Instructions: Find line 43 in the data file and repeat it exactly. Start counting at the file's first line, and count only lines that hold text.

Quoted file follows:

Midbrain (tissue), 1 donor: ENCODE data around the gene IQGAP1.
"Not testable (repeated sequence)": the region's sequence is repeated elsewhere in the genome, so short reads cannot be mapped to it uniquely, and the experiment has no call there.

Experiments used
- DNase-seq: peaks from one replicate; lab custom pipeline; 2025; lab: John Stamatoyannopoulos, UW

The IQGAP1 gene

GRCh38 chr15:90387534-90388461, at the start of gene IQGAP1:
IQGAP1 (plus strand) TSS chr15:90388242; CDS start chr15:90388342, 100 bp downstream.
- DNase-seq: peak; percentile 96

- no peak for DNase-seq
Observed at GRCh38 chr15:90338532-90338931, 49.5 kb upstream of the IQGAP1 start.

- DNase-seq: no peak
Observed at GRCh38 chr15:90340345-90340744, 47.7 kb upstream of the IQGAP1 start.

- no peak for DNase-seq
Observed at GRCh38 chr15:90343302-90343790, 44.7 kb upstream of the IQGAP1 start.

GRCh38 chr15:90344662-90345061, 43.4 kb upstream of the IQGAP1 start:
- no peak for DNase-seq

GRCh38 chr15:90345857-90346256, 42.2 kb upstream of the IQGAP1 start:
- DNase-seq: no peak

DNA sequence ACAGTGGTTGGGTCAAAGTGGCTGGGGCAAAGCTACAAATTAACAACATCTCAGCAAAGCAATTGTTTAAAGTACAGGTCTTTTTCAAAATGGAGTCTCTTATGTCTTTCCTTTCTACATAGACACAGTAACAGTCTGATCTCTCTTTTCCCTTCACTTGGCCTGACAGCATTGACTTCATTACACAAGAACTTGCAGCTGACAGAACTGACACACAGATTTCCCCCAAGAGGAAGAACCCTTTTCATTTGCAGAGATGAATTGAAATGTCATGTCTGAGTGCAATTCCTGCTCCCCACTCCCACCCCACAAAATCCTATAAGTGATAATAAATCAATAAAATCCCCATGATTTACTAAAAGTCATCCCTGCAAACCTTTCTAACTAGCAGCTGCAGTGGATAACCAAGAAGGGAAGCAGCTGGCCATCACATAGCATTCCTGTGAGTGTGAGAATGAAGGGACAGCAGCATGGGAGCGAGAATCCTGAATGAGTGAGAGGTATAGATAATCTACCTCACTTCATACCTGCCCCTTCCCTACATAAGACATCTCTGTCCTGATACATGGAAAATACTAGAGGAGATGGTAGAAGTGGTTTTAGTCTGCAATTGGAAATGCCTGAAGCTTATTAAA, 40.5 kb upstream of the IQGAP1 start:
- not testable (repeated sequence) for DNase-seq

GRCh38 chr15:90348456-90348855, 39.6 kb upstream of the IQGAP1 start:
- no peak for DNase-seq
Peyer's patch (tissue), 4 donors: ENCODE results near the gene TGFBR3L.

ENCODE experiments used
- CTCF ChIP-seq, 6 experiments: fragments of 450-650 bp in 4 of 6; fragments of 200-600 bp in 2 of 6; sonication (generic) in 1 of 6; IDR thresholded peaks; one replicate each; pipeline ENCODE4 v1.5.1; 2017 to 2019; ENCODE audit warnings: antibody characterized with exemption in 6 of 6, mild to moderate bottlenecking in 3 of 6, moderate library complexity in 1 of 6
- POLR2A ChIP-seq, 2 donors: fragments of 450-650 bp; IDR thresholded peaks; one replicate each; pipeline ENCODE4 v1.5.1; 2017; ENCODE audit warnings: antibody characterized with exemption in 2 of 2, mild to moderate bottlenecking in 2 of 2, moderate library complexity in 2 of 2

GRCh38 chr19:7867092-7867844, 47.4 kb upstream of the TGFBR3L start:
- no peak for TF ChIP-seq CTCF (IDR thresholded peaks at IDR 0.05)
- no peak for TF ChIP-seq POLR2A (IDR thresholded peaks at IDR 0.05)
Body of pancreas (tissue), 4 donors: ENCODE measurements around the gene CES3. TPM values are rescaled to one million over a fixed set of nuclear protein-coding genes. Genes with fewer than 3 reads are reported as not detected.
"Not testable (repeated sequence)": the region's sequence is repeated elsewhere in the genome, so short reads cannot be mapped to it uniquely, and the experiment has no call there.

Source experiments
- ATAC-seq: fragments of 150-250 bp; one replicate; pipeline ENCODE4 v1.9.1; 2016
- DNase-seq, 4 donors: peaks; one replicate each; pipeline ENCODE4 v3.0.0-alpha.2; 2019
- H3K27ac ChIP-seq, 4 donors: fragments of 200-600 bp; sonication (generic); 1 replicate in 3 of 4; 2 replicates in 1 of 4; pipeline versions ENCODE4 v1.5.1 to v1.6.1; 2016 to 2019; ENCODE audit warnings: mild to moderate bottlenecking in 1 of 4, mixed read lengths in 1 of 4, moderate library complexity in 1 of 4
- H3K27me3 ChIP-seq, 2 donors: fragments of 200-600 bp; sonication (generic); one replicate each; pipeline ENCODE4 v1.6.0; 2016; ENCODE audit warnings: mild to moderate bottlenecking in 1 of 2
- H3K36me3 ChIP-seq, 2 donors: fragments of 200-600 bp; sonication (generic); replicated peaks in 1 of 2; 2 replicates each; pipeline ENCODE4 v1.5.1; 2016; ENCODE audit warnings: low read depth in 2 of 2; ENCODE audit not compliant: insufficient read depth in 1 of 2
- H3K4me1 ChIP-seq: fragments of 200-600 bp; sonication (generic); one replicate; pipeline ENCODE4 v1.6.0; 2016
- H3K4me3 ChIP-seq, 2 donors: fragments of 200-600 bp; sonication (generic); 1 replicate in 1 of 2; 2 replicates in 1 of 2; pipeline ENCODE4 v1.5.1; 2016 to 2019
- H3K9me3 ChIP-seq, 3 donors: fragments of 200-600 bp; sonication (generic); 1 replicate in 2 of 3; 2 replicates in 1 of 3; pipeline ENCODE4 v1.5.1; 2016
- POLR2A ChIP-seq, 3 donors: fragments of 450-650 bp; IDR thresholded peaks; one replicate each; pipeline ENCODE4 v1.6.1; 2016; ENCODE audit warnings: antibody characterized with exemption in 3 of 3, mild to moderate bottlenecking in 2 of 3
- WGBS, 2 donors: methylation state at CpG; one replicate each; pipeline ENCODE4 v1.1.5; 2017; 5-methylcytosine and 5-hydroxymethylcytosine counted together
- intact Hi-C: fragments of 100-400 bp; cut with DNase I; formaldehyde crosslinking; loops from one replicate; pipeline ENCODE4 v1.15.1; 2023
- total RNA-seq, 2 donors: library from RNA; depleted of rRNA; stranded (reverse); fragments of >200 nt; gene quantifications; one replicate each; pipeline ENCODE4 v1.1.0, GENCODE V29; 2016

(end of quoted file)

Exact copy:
- intact Hi-C: fragments of 100-400 bp; cut with DNase I; formaldehyde crosslinking; loops from one replicate; pipeline ENCODE4 v1.15.1; 2023